There are some scientists out there who have contributed massively to the advancement of science and their absence may have slowed progress, but it is hard to imagine that progress would have slowed very significantly. In today’s world, where the idea of individual genius is romanticized in the media and further so by prizes such as the Nobel, it is important to remember that no scientist is indispensable, no matter how great. There were often competing scientists simultaneously working on the biggest discoveries of the 20th century, such as the theories of general relativity, the structure of DNA, and others. It is likely that had Einstein or Watson, Crick and Franklin not solved those problems, others would have.

So while the work of this year’s scientific Nobel winners is without a doubt praise-worthy and the recipients deserving, it is interesting to think about such prizes in this slightly different and less romanticized light.

Mercury

For some reason, the summer months always seem to get a little busy, and this summer has been no exception. I hope to write part 2 of the fluctuation-dissipation post soon, but in the meantime, here are a couple videos that I came across recently showing the rather strange properties of mercury.

 

 

Pretty weird, huh?

Response and Dissipation: Part 1 of the Fluctuation-Dissipation Theorem

I’ve referred to the fluctuation-dissipation theorem many times on this blog (see here and here for instance), but I feel like it has been somewhat of an injustice that I have yet to commit a post to this topic. A specialized form of the theorem was first formulated by Einstein in a paper about Brownian motion in 1905. It was then extended to electrical circuits by Nyquist and then generalized by several authors including Callen and Welten (pdf!) and R. Kubo (pdf!). The Callen and Welton paper is a particularly superlative paper not just for its content but also for its lucid scientific writing. The fluctuation-dissipation theorem relates the fluctuations of a system (an equilibrium property) to the energy dissipated by a perturbing external source (a manifestly non-equilibrium property).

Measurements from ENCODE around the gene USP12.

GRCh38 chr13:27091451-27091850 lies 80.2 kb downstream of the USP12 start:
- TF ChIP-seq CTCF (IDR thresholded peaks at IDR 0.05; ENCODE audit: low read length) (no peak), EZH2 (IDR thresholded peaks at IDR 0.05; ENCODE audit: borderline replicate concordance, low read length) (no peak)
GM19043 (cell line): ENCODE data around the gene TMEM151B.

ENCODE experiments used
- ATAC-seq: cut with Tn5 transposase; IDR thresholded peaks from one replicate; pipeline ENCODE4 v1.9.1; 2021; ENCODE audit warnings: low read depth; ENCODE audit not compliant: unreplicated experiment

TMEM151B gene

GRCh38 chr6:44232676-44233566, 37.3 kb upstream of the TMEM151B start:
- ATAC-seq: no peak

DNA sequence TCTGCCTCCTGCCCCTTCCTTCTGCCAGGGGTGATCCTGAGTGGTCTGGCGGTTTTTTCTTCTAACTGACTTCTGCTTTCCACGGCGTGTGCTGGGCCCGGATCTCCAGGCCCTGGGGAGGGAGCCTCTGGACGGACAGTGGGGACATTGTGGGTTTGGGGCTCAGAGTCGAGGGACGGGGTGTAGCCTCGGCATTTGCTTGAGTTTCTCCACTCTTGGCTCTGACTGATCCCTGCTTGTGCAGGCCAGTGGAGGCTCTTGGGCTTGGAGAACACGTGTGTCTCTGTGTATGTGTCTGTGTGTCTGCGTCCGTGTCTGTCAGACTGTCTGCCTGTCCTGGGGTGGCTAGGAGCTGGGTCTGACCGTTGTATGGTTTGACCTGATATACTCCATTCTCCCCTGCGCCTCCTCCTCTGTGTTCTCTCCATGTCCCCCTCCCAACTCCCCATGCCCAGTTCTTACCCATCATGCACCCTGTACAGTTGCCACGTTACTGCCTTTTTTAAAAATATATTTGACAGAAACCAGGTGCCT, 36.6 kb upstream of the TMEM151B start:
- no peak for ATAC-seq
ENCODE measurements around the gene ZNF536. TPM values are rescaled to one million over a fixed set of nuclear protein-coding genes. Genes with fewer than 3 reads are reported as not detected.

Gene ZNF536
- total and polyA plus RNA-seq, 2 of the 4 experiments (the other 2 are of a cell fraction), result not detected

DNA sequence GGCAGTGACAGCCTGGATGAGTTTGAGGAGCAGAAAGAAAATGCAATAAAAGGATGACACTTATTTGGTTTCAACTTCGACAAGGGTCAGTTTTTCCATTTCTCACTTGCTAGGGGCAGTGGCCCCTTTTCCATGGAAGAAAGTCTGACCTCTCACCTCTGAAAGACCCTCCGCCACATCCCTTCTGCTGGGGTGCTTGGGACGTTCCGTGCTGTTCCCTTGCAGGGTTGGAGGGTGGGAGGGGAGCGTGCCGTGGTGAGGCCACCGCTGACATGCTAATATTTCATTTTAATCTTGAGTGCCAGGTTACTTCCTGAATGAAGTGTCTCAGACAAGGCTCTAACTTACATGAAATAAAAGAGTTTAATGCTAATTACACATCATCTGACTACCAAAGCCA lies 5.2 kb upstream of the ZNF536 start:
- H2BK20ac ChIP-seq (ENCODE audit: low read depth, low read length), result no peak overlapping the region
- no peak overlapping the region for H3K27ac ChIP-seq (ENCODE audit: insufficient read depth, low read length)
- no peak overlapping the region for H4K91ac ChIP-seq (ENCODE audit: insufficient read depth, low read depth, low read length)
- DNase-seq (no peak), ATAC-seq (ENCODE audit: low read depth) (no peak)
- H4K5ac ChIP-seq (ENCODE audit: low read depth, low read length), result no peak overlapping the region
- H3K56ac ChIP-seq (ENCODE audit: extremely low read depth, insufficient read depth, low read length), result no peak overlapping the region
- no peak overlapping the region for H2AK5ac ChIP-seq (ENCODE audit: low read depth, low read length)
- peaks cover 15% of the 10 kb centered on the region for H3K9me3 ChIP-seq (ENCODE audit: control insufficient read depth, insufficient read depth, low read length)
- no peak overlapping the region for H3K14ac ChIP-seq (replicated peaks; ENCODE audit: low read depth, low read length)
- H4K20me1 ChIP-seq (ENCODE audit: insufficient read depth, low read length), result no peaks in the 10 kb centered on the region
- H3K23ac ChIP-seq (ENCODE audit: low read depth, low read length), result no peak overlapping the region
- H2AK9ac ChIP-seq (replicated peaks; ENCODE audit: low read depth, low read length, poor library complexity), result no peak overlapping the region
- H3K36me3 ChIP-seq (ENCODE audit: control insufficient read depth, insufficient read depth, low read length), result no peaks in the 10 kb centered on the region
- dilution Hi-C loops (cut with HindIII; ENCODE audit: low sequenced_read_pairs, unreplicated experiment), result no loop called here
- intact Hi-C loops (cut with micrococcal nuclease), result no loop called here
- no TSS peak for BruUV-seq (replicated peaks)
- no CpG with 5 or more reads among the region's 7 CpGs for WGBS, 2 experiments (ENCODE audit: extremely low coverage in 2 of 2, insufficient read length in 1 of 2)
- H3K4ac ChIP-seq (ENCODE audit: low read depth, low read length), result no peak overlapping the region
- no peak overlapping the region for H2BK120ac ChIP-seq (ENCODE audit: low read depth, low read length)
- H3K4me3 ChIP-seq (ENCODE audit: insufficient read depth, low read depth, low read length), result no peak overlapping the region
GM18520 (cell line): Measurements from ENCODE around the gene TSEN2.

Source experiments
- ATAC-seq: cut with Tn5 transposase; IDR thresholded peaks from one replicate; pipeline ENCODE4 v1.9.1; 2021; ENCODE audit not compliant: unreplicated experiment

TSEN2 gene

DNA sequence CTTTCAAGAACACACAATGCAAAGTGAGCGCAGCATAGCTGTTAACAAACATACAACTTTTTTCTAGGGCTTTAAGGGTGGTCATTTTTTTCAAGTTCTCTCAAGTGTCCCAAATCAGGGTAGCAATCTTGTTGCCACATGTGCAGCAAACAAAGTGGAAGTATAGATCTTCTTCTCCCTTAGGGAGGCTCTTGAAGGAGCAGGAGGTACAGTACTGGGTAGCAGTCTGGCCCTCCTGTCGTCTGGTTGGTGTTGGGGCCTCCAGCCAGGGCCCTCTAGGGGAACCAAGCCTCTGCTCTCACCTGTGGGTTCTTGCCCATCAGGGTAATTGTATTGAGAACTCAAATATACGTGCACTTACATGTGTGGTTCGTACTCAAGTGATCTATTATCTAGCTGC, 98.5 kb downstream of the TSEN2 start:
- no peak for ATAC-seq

In this post, which is the first part of two, I’ll deal mostly with the non-equilibrium part. In particular, I’ll show that the response function of a system is related to the energy dissipation using the harmonic oscillator as an example. I hope that this post will provide a justification as to why it is the imaginary part of a response function that quantifies energy dissipated. I will also avoid the use of Green’s functions in these posts, which for some reason often tend to get thrown in when teaching linear response theory, but are absolutely unnecessary to understand the basic concepts.

Consider first a damped driven harmonic oscillator with the following equation (for consistency, I’ll use the conventions from my previous post about the phase change after a resonance):

\underbrace{\ddot{x}}_{inertial} + \overbrace{b\dot{x}}^{damping} + \underbrace{\omega_0^2 x}_{restoring} = \overbrace{F(t)}^{driving}

One way to solve this equation is to assume that the displacement, x(t), responds linearly to the applied force, F(t) in the following way:

x(t) = \int_{-\infty}^{\infty} \chi(t-t')F(t') dt'

Just in case this equation doesn’t make sense to you, you may want to reference this post about linear response.  In the Fourier domain, this equation can be written as:

\hat{x}{}(\omega) = \hat{\chi}(\omega) \hat{F}(\omega)

and one can solve this equation (as done in a previous post) to give:

\hat{\chi}(\omega) = (-\omega^2 + i\omega b + \omega_0^2 )^{-1}

It is useful to think about the response function, \chi, as how the harmonic oscillator responds to an external source. This can best be seen by writing the following suggestive relation:

\chi(t-t') = \delta x(t)/\delta F(t')

Response functions tend to measure how systems evolve after being perturbed by a point-source (i.e. a delta-function source) and therefore quantify how a system relaxes back to equilibrium after being thrown slightly off balance.

Now, look at what happens when we examine the energy dissipated by the damped harmonic oscillator. In this system the energy dissipated can be expressed as the time integral of the force multiplied by the velocity and we can write this in the Fourier domain as so: